Launched in 2002, it was designed to cater to a very specific demographic, and it was surmised that with enough money, talent, and exposure, it could do for videogames what MTV did for music. As we now know, it floundered. There were a couple of standout shows such as Cinamatech, Filter, Judgment Day, and Icons, but the station just didn't have enough content to keep things fresh and interesting. As someone who liked to frequent the station when nothing else seemed inviting on cable at the moment, I can personally vouch for this. More often than not, you would either find constant reruns of shows that had already aired, or even worse, long blocks of infomercials. Looking back, it's not exactly the eighth wonder of the world as to why things had to change.
The channel has seen a couple of programming changes since then, but if you flash forward to the present time and compare it to G4's earliest days, you would think that the two were never related. Now, you are likely to find that the vast majority of programming seems to include videogames as an afterthought. Now here's the kicker: viewership is at an all time high. According to G4's President, Neal Tiles, business is better than ever:
Let me preface all of my comments on these types of questions by saying that G4, and TechTV before it, has never been watched more than it is right now, since shifting away from an "all videogame" format…the network has realized huge ratings gains and web, VOD and podcasting traffic. We are in our 35 consecutive month of ratings growth (not sure if any other TV network can match that) and we have more VOD and podcasting views than any other ad supported cable network. I say this off-the-bat in an attempt to minimize what will inevitably be future callous flaming responses of "G4 sucks!" or "G4 went downhill ever since it moved away from ‘all gaming’"….simply, the network has never been stronger as a business.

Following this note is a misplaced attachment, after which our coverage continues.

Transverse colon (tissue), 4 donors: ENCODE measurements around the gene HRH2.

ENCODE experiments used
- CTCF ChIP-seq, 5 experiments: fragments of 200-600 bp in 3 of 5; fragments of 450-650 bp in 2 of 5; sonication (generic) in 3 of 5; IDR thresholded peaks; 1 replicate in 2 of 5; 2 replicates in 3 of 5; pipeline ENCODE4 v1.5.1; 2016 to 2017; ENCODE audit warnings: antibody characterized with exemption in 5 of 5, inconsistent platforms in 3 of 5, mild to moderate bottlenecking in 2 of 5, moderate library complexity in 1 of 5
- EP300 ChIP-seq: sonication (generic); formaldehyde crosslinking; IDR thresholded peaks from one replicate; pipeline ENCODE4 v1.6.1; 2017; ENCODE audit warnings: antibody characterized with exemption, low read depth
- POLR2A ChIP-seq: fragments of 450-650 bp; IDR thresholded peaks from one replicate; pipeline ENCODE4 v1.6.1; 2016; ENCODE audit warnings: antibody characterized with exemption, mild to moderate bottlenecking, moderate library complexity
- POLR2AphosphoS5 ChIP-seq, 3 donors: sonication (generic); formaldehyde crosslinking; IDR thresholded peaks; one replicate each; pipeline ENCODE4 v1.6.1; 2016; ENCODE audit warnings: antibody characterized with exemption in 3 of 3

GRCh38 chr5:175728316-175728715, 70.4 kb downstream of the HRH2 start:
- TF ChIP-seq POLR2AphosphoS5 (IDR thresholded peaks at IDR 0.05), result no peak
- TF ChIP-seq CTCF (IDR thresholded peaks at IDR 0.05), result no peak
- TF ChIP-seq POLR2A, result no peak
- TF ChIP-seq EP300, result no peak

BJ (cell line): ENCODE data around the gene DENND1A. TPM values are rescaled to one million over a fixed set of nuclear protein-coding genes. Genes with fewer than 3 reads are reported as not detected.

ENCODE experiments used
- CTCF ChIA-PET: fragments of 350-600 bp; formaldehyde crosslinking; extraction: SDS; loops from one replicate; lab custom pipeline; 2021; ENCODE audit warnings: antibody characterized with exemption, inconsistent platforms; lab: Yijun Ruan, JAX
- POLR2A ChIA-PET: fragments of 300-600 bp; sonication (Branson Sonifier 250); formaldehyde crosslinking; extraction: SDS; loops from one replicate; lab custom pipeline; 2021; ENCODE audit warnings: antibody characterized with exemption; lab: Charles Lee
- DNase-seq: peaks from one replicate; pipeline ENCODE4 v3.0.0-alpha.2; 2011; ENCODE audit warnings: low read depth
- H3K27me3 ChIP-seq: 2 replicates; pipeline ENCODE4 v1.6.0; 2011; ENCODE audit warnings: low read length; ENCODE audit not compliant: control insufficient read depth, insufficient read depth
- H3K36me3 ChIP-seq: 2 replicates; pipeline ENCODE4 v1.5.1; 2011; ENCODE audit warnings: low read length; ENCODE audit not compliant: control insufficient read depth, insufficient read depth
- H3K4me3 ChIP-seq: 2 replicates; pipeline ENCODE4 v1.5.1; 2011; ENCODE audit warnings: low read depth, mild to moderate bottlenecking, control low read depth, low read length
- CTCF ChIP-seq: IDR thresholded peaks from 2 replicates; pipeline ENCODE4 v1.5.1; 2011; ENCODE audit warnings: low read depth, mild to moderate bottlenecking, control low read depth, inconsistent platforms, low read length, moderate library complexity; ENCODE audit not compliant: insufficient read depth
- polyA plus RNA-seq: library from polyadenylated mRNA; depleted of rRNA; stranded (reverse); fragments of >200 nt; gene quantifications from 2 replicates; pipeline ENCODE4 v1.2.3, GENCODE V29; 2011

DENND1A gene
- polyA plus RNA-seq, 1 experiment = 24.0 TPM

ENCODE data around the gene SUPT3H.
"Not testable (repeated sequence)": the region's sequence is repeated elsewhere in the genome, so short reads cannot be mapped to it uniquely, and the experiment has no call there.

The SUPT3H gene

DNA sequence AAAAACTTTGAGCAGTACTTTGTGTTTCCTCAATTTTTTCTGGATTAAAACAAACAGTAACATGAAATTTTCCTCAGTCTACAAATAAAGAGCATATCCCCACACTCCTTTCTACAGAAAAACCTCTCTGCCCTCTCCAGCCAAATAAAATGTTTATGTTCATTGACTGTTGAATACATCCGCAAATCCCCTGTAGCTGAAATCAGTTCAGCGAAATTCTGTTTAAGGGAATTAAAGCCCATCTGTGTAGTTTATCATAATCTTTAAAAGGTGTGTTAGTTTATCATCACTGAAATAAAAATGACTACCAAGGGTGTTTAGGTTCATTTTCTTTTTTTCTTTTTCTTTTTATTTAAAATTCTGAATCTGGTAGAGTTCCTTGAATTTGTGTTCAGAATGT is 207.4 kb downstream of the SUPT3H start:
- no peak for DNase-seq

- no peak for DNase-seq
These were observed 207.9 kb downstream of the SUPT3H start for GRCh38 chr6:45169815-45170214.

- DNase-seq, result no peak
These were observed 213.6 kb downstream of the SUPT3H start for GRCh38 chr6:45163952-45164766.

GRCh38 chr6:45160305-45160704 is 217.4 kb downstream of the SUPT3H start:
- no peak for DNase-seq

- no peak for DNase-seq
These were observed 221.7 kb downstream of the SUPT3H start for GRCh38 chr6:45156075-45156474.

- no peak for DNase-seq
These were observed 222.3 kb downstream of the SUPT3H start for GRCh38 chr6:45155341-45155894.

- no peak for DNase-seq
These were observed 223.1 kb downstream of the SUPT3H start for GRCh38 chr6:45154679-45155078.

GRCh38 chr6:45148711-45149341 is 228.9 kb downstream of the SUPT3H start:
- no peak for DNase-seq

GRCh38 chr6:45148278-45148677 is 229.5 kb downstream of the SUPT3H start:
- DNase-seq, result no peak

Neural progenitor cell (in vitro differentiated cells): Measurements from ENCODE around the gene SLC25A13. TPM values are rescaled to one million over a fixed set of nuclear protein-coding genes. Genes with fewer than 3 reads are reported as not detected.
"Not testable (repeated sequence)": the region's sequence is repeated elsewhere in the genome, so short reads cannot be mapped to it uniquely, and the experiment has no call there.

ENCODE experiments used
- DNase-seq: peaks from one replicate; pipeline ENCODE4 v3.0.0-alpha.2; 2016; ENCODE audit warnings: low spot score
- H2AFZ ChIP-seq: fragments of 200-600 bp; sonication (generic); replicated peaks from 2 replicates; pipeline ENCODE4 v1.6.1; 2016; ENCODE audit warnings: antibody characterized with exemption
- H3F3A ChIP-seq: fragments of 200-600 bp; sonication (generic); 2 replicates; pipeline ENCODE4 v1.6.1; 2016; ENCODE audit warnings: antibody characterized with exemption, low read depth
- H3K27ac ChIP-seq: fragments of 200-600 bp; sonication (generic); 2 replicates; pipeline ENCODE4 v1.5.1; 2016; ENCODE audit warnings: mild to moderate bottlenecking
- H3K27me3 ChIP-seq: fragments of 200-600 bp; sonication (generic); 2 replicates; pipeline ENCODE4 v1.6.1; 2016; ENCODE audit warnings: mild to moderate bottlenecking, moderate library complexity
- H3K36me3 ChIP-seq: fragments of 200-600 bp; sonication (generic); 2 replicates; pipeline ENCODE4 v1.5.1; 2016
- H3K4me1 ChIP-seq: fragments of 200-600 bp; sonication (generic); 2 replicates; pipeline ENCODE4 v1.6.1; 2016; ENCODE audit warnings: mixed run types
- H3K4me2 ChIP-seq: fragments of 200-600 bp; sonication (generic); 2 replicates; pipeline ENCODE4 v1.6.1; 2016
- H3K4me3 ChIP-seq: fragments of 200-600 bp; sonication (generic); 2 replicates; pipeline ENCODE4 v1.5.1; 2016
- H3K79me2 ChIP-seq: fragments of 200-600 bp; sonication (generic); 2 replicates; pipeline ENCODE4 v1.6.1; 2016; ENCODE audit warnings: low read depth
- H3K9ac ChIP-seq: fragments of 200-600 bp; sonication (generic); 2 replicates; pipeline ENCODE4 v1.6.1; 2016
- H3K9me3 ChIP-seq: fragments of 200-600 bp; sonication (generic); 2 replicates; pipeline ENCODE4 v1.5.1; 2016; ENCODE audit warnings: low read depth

So what does this tell us about the state of videogame television? G4 is saying that they've been there, done that, and it just doesn't work. It could be argued that videogames tend to displace television, and that we look to the Internet to keep us abreast of what is going on in the gaming world. Equally so, it could be said that G4 was its own worst enemy from the start. They hyped up the channel, but just didn't follow it up with enough relevant content to keep themselves afloat.
None of us seem to have all of the answers, but the next time you happen to click on the channel and are met with episodes of Cops, Cheaters, or Star Trek, at least you know the reason why. The old model for videogame television is broken. If there's any hope of ever making a new one that works, it's going to have to magically attract gamers and nongamers alike. You know, like regular TV shows. Until then, you can always console yourself with a trip back in time, if urge hits you, I suppose.
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